Site icon Winter Warrior

I DO NOT Want To Do This.

When Josie died, I was overwhelmed with thoughts of, “How do I do this?!!!” Every breath I took was a first. I looked to God, and I asked Him to show me how it was done; I was clueless how to continue living when my firstborn child had gone on ahead without me. I knew I needed to keep living for my other children. I knew I definitely did not want to “check out,” but I truly did not know how it was to be done. I sincerely searched, and asked the Lord to guide me in this highly foreign journey—and He did.

I discovered unique ways of coping, and even new ways of communicating with Heaven and angels. I also forged a deeper connection to God through thoughts and prayers I had never before considered. Indeed, inspiration can be a great blessing borne in the thick of desperation and necessity. Prayers were answered through angels both here and there, and God wrapped his mighty, tender arms around me. He showed me how to keep living, and even blessed me with a desire to keep pressing onward. Forward motion became my constant aim.

A dear friend of mine shared a bit of advice that I soon took to heart. She told me that when her mom died, a friend of hers shared this same advice with her—the advice was to not make any major life changes in the next two years while processing her grief. Well, I had read that in cases of child loss, or traumatic and unexpected losses, five years was a more “normal” time frame to experience deep grief. With my loss falling in that category, I resolved to make it my goal to keep on keeping on for the next five years without any major changes or decisions in my life. Perhaps if I could go that far, the road following would become more tolerable, and perhaps even enjoyable.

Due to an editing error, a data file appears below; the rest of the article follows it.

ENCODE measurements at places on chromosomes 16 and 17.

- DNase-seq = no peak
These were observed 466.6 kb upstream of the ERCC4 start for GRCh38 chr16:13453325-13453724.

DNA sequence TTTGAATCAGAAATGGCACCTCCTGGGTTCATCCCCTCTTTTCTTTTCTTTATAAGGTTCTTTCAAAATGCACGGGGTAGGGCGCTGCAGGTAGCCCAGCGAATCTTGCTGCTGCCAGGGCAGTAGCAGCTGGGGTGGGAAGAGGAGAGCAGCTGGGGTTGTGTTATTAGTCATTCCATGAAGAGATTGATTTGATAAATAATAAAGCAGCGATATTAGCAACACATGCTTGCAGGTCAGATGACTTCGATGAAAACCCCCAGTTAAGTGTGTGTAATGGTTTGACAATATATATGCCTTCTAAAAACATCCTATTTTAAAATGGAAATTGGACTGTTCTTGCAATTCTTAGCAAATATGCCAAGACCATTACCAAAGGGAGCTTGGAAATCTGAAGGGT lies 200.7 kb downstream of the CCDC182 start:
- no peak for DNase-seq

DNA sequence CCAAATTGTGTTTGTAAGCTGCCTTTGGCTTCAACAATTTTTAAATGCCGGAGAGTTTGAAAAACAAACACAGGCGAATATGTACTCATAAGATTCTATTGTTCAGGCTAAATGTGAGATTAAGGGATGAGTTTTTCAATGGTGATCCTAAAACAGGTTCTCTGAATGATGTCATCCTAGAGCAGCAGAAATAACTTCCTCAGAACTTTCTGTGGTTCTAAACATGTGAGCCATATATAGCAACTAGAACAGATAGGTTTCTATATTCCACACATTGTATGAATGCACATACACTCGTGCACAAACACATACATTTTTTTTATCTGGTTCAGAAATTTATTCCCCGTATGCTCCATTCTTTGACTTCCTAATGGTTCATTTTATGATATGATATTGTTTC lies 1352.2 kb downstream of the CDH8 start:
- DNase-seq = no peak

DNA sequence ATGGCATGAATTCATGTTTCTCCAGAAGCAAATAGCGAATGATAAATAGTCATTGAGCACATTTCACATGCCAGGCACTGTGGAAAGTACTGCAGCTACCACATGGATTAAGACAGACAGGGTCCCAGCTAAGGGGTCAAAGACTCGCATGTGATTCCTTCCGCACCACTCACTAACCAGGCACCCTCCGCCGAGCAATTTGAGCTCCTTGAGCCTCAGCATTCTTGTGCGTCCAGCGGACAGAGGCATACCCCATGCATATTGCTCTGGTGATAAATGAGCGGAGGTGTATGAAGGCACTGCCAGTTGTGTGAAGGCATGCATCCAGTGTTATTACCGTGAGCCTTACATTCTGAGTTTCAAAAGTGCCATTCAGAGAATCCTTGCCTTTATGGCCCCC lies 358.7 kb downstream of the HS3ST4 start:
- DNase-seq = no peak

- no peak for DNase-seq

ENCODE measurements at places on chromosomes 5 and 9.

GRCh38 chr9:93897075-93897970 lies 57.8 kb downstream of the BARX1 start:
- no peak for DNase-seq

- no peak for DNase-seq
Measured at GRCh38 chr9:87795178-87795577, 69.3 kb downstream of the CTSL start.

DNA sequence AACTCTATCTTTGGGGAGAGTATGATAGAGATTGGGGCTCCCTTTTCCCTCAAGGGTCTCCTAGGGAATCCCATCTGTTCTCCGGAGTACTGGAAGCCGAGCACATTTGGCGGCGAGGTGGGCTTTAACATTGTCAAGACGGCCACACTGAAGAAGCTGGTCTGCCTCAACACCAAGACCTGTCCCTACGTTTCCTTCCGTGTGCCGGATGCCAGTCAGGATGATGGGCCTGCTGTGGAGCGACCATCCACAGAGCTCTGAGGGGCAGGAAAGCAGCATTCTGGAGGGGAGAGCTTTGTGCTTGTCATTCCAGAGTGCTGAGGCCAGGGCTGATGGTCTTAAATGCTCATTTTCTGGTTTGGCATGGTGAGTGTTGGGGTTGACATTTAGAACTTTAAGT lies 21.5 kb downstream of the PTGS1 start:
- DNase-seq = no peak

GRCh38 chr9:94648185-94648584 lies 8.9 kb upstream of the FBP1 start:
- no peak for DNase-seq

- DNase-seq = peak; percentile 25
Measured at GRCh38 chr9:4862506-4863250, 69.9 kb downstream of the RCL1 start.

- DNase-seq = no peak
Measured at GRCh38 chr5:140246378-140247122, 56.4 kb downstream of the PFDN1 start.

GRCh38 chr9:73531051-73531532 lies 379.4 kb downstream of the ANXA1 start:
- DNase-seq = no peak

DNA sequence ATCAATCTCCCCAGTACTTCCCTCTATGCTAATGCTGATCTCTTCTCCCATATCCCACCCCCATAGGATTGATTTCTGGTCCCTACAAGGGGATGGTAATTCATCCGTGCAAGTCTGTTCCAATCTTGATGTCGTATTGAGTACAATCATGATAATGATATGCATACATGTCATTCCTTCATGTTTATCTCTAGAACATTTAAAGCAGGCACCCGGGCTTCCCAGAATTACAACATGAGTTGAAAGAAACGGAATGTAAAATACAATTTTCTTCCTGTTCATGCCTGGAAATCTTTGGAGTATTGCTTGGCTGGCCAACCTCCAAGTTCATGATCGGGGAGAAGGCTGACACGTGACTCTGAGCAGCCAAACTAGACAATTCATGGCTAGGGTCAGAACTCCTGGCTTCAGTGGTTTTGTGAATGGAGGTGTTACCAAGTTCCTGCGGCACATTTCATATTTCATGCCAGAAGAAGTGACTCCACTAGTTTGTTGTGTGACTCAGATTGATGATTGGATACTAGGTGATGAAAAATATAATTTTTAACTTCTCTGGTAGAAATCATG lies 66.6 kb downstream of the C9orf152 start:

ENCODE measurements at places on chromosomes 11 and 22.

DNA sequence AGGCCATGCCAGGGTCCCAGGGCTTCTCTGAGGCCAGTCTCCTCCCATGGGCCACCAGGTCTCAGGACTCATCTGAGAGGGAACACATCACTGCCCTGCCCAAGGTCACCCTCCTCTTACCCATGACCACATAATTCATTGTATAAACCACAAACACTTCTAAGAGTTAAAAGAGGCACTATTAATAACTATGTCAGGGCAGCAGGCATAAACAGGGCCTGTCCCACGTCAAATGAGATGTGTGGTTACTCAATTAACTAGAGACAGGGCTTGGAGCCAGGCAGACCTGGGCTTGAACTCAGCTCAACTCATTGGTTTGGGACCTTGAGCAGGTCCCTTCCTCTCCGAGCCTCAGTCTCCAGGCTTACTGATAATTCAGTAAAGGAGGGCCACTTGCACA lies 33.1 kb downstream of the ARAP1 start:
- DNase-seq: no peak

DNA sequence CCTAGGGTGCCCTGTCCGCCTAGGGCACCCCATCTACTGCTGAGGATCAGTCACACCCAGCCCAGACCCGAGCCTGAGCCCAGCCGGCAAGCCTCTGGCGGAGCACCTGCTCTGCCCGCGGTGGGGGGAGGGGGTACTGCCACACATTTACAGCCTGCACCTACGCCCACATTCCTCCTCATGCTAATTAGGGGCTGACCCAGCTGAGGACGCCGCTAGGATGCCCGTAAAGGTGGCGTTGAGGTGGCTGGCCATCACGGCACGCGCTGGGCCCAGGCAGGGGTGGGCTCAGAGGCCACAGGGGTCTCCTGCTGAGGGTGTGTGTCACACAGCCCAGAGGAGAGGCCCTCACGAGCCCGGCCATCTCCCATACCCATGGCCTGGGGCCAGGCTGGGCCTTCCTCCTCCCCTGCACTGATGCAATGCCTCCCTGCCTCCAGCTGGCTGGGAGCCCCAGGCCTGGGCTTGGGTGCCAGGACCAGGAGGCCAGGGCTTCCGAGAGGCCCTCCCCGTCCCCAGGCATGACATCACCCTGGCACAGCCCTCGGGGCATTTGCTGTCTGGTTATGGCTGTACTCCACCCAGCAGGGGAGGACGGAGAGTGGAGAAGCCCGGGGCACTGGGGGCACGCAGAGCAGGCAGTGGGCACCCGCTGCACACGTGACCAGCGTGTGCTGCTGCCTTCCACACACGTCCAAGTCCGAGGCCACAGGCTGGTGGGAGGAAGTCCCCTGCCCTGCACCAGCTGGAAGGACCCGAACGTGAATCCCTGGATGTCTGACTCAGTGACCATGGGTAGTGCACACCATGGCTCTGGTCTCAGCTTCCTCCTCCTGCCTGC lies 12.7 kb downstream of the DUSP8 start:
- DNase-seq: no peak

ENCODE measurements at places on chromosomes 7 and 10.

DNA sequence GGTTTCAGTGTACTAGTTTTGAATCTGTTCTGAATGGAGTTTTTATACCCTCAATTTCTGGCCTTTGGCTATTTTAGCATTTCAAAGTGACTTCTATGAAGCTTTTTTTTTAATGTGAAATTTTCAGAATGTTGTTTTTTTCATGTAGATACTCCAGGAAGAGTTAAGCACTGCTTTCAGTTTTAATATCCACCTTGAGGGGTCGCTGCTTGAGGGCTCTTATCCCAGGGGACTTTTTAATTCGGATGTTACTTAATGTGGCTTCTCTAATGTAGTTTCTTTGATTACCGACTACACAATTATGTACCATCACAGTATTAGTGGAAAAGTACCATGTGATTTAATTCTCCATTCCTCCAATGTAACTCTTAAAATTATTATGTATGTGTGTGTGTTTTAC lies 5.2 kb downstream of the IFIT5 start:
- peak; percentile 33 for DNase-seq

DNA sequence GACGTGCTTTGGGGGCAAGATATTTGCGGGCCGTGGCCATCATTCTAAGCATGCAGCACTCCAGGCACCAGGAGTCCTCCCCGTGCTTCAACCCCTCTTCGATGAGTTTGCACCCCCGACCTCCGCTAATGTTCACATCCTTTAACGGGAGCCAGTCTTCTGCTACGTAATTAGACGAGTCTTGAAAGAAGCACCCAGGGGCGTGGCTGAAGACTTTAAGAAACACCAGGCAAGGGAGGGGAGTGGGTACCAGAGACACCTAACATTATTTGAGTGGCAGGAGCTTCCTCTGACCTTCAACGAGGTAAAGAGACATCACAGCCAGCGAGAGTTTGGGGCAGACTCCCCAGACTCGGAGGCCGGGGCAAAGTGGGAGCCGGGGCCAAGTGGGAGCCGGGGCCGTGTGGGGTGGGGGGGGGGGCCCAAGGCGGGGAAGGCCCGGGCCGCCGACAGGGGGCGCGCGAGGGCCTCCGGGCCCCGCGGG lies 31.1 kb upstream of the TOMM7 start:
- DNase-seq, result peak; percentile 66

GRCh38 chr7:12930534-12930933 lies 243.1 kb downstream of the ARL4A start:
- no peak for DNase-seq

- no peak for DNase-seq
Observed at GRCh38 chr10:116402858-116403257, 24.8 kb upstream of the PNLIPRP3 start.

I am not certain what I was expecting at the end of these five years, but I can say that I experienced a more intense longing and desperation to be with my Josie again. I can also say that the longing I had to have my son home was equally intense—if not more so. He enlisted in the Marine Corps exactly one year after her death, and I grieved his absence from the moment he shipped off, even though I tried to be tough for his sake and hide my anguish.

Drop-Off Day: March 11, 2018

I did not want to make his job any harder than it already was. I was always immensely proud of him, and his desire to fulfill what he felt called to do in this life; I did my best to support and love him however he needed, and always honored the choices he carefully considered when mapping out his life and future.

My boi was my lifeline. If he could continue to push himself to achieve high goals and dreams, in spite of his heartbreak after losing his beloved big sister, then I could at least try to not quit life. For him, I did my best to keep showing up each and every day. Some days were indescribably hard, and I often felt like I was failing miserably, but he gave me reason to want to keep going. I did not want to disappoint him—he had become my hero in every way!!!

Two days before Josie’s five year mark, Julian somehow made his journey home as well… I cannot even begin to process what has just occurred. I do not know exactly how I survived the past five years, let alone how I might begin to move forward now. My body has become a shell of sorts. I am here, but I am not here. I know all the mechanisms of coping and “getting through” hard things, but. . .


“I got you momma. You can do this. You are the strongest person I know. I’m never going to leave your side again…”—these are the words he spoke to me just a few days after his passing. I will cling to them with everything I have, because I know Julian means what he says, and he always stands by his word—no matter what, and even though I DO NOT want to do this—I will!!!

I will honor him by being brave like he is, and trusting in the Lord’s will… Though this is not what I want, I know the Lord’s plans are ultimately superior to my own. No way about it—I most definitely DO NOT want to do this, but I WILL do this…

For my boi.

Exit mobile version